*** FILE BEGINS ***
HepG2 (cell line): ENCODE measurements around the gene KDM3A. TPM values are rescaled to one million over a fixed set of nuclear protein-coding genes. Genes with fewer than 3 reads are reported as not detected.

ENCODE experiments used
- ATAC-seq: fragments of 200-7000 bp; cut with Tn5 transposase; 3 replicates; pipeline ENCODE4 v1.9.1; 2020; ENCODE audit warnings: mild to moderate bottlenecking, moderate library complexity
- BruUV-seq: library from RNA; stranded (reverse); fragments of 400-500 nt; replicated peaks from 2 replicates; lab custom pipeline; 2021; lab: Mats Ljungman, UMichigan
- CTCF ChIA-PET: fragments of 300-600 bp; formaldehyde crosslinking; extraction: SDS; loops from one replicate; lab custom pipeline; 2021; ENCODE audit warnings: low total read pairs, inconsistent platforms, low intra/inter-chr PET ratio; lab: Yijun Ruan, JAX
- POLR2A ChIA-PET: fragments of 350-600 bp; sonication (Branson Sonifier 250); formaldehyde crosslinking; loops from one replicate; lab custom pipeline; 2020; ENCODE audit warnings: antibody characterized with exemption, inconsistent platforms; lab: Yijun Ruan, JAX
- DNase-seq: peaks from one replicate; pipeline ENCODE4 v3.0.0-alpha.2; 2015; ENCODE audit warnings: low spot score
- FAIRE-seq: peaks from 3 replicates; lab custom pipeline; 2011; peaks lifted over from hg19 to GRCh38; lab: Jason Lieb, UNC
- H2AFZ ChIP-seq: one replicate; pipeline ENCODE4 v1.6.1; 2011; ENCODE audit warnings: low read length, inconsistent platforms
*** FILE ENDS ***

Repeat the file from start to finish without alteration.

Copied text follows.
HepG2 (cell line): ENCODE measurements around the gene KDM3A. TPM values are rescaled to one million over a fixed set of nuclear protein-coding genes. Genes with fewer than 3 reads are reported as not detected.

ENCODE experiments used
- ATAC-seq: fragments of 200-7000 bp; cut with Tn5 transposase; 3 replicates; pipeline ENCODE4 v1.9.1; 2020; ENCODE audit warnings: mild to moderate bottlenecking, moderate library complexity
- BruUV-seq: library from RNA; stranded (reverse); fragments of 400-500 nt; replicated peaks from 2 replicates; lab custom pipeline; 2021; lab: Mats Ljungman, UMichigan
- CTCF ChIA-PET: fragments of 300-600 bp; formaldehyde crosslinking; extraction: SDS; loops from one replicate; lab custom pipeline; 2021; ENCODE audit warnings: low total read pairs, inconsistent platforms, low intra/inter-chr PET ratio; lab: Yijun Ruan, JAX
- POLR2A ChIA-PET: fragments of 350-600 bp; sonication (Branson Sonifier 250); formaldehyde crosslinking; loops from one replicate; lab custom pipeline; 2020; ENCODE audit warnings: antibody characterized with exemption, inconsistent platforms; lab: Yijun Ruan, JAX
- DNase-seq: peaks from one replicate; pipeline ENCODE4 v3.0.0-alpha.2; 2015; ENCODE audit warnings: low spot score
- FAIRE-seq: peaks from 3 replicates; lab custom pipeline; 2011; peaks lifted over from hg19 to GRCh38; lab: Jason Lieb, UNC
- H2AFZ ChIP-seq: one replicate; pipeline ENCODE4 v1.6.1; 2011; ENCODE audit warnings: low read length, inconsistent platforms